Making Disciples – The Mentoring Process

by Lee Buford on September 13, 2010

I’m really excited about the discipleship initiatives we kicked off this week at Renewal Church. Yesterday we began a new series, The Discipleship Experiment, and this weekend we will hold our first Multiplying Disciples Summit. I am trusting God to do some BIG things in and through both of these to bring us closer to Him and give us a better understanding of what He’s commanded us to do…go make disciples (Mattew 28:19).

One particular piece of making disciples that is near and dear to me is the concept of mentoring. It is vital that we all have a mentor, someone we can look to for guidance, wisdom, encouragement, and accountability along our journey to be more like Christ. In fact, having several of them is ideal, but at least ensure you have one to start. It is also vital that we are willing to mentor others. The one-on-one time spent in discussion, prayer, and study is something that cannot be duplicated in a group setting.

I’m not an expert on the subject matter of mentoring, but I can tell you first-hand that it works. It has worked for me. It currently works for me. It works for others, and it will work for you too.

I have one friend/mentor that I meet with on a weekly basis, often over lunch at one of our favorite local restaurants. We spend a lot of time talking about all aspects of life, but the majority of our time is spent talking about God. Not about what we are doing as disciples, or as Christian men, but about God…God Himself.

I’m going to share more about that relationship and mentoring focus in an upcoming post, but I wanted to share three things I have learned are essential to effective mentoring relationships, and why I believe they are essential to making disciples:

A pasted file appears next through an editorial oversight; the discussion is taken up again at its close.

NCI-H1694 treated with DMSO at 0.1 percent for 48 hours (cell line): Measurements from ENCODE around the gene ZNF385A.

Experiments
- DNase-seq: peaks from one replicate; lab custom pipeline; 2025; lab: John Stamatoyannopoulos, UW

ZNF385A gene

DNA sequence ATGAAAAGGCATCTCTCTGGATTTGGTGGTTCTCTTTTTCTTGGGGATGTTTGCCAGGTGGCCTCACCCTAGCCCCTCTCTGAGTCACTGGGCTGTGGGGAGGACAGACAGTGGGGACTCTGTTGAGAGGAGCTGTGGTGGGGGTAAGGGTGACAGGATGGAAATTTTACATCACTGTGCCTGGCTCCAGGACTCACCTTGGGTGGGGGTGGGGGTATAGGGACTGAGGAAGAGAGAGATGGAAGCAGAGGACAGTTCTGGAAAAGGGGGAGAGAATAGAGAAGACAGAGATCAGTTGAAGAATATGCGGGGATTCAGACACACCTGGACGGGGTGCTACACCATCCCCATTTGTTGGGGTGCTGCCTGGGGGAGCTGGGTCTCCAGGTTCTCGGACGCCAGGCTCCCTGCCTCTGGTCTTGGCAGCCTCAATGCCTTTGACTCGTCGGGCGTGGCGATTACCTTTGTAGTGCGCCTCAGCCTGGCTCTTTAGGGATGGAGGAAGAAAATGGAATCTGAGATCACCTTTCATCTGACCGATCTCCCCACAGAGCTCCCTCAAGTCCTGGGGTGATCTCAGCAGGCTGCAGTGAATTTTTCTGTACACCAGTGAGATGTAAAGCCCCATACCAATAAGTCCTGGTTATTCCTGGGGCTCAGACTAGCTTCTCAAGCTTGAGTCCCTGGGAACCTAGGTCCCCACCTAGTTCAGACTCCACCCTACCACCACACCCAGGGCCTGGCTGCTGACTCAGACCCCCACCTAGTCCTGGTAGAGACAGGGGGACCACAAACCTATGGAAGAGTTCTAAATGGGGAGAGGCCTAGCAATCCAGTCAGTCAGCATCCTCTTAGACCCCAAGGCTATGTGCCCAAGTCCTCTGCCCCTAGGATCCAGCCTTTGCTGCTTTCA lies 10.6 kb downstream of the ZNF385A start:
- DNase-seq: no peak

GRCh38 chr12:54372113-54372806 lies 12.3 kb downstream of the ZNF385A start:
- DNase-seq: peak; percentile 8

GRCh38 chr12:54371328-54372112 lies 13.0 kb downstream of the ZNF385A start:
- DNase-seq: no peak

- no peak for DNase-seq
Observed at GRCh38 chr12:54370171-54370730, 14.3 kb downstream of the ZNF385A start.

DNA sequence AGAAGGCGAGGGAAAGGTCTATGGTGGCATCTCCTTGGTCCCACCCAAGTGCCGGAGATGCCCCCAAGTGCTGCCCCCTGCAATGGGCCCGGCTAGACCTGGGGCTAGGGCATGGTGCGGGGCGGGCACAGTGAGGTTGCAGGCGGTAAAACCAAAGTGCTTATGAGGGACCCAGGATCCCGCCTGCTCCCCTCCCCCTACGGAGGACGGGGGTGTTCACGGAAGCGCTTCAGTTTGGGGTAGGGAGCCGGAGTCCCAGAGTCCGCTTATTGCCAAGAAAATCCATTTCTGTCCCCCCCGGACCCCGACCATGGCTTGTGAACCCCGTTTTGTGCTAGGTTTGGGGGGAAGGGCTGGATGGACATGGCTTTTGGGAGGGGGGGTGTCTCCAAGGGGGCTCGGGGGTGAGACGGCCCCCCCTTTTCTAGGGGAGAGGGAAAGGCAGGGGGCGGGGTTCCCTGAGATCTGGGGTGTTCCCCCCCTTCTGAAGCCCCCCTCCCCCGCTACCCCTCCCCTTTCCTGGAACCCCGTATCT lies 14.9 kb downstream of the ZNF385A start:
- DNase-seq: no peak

Intimacy

A one-on-one setting encourages an intimacy that’s often missing in group settings. Bonds are developed…true friendships with brothers or sisters, and these friendships foster a higher level of trust and confidence between individuals. Intimacy breeds a willingness to go deeper and be transparent. Intimacy allows us to truly love and care about the other person enough to make the investment.

Depth

The intimacy created in such a relationship provides the foundation for a deeper, more meaningful relationship. And not only is there greater depth to the relationships, but there is a much greater depth to key topics discussed and studied. There is a greater depth to the desire to get to know and be more like Christ. Depth is maturity in the Christian faith, and we should seek to go as deep as God will take us on a daily basis.

Transparency

Digging incredibly deep into your personal relationship with God and your understanding of exactly Who He Is, with a person you have an immense amount of trust and respect for, yields perhaps the key component to the mentoring and discipleship process:  transparency. Without transparency no mentoring relationship will work, especially not one intended to make and grow disciples. Transparency allows for accountability, and ensures both parties are able to move past any boundaries that could inhibit the process of growth. There are no secrets. There are no limits.

As I mentioned, these are three key aspects of the mentoring process, but only three. There are certainly others, and you may have a couple to add from your own experience.

What aspects, or key characteristics, of an effective mentoring process have you found to be vital to the process? How have these proven helpful for and/or others?

 

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